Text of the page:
Space and satellite stocks are jumping as speculation grows that the next version of
iPhone will be equipped to handle space-based mobile communications, making calls possible even beyond the reach of cellular networks.
The news outlet MacRumors reported Sunday that Ming-Chi Kuo, an analyst with TF International Securities known for tapping contacts in the Asian supply chain for insights about Apple products, believes that the iPhone 13 will use a Qualcomm (QCOM) chip that supports low-earth-orbit satellite communications.
Apple (ticker: AAPL) wasn’t immediately available to comment on the report. But investors are taking it seriously.
(GSAT), which the MacRumors article said is most likely to work with Apple in terms of technology and service coverage, was up 64% on Monday.
(IRDM) shares rose about 15%. Those two already operate more than 100 satellites in low earth orbit, or LEO.
(ASTS), which is building a constellation of small, low-cost LEO satellites to offer mobile communications infrastructure, gained about 12%. The
meanwhile, was up 0.4% and the
finished off 0.2%.
“Providing satellite connectivity to a smartphone has been a holy grail that has never been accomplished,” wrote William Blair analyst Louie DiPalma in a Sunday report. Space-based connectivity, to this point, has required larger devices. SpaceX, for instance, has at least 100,000 users of its space-based internet service, but that system requires relatively large terminal hardware to connect to the web.
Iridium operates about 66 LEO satellites, while Globalstar has about 48.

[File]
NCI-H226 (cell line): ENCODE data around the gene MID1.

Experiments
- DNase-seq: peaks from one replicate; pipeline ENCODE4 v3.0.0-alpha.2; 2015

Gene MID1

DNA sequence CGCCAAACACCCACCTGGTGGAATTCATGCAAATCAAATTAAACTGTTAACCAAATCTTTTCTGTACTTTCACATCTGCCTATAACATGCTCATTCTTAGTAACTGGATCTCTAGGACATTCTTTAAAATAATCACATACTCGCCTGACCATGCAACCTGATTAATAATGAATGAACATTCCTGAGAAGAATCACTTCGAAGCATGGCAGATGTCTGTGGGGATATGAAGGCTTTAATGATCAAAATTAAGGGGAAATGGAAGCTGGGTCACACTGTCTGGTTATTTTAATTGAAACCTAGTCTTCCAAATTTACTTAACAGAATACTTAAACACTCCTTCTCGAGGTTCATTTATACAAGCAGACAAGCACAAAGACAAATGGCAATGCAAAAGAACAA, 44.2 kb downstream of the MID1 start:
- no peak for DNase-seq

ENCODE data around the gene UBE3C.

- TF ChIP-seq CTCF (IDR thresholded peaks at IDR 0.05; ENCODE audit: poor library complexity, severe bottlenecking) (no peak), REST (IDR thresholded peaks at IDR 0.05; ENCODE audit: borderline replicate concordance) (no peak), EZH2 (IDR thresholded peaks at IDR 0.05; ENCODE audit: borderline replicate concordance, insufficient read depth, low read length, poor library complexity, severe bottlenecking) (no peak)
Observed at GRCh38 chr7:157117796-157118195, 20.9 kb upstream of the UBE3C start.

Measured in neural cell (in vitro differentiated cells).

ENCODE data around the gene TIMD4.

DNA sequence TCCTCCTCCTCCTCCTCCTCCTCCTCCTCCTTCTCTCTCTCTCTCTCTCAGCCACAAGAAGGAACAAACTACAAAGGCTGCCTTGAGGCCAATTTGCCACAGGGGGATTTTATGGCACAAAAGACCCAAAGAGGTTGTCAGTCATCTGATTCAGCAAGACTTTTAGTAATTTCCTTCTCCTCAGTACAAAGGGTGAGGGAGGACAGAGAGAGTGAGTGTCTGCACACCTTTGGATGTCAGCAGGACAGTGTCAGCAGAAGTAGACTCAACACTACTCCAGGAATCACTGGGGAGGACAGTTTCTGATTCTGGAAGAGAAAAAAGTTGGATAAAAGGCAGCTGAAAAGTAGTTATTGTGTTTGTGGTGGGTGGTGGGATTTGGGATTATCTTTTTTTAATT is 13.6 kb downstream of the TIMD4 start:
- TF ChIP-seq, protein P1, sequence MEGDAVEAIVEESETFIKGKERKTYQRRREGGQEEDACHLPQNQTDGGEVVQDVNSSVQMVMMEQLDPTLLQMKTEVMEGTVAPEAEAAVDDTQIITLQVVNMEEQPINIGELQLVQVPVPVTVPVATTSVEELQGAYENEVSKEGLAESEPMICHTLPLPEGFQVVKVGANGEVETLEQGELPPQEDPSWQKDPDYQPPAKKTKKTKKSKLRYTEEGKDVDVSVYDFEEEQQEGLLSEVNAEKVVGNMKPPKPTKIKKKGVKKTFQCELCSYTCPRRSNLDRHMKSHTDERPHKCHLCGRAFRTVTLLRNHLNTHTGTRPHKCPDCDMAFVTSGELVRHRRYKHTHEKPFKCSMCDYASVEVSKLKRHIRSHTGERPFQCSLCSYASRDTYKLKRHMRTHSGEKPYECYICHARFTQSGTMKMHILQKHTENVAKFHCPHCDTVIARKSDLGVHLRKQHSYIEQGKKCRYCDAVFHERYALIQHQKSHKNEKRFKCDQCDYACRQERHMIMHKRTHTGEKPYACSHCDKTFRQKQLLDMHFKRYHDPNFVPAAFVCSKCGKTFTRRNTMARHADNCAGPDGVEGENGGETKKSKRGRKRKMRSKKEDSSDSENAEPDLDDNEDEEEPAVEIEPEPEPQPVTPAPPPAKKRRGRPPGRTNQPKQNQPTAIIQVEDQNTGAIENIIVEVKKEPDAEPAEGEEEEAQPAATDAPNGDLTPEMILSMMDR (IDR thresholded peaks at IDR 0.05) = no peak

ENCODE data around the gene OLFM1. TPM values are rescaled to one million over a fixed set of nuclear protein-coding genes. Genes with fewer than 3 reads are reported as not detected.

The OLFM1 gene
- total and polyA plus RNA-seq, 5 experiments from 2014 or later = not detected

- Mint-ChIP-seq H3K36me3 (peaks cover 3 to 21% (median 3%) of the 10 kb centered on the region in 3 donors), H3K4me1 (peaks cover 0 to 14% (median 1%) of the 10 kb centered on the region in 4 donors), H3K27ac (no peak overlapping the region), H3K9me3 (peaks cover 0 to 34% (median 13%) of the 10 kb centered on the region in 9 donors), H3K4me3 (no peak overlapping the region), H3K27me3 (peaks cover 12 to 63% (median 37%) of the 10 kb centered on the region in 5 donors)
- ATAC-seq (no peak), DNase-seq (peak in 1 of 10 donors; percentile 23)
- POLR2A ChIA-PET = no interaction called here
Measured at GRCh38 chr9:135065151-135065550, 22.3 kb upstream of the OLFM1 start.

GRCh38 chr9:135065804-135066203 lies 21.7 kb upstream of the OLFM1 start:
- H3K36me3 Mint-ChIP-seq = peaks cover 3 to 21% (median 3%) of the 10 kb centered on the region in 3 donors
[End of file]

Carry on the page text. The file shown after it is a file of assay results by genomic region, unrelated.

/Iridium figure it out, an iPhone user in theory could make calls without using his or her cellular carrier,” DiPalma wrote. “Note that the Iridium connectivity would be low capacity, thus there would still be a need for a cellular carrier.”
DiPalma rates Iridium at Outperform, which is the Blair equivalent of Buy, but he doesn’t have a target for the stock price. He doesn’t cover Globalstar stock.
Apple (AAPL) stock gained 3% Monday, while Qualcomm gained 0.8% as investors weigh the complex implications of space-based mobile communications infrastructure.
Investors in existing cellular providers, and the infrastructure they use, appear not to be concerned. Shares of
(T) were up 0.4%. Its business wouldn’t necessarily be disrupted by the technology because it could license what are effectively space-based cellphone towers. Stock in
(AMT), a real estate investment trust that owns cellphone towers, gained 2.2%.
The launch-services companies
(ASTR), which could benefit if more companies want to put satellites into space, were down 3.1% and 19%, respectively. An Astra test flight failed to reach orbit Saturday, reminding investors of the risks the companies face.
Write to Al Root at email@example.com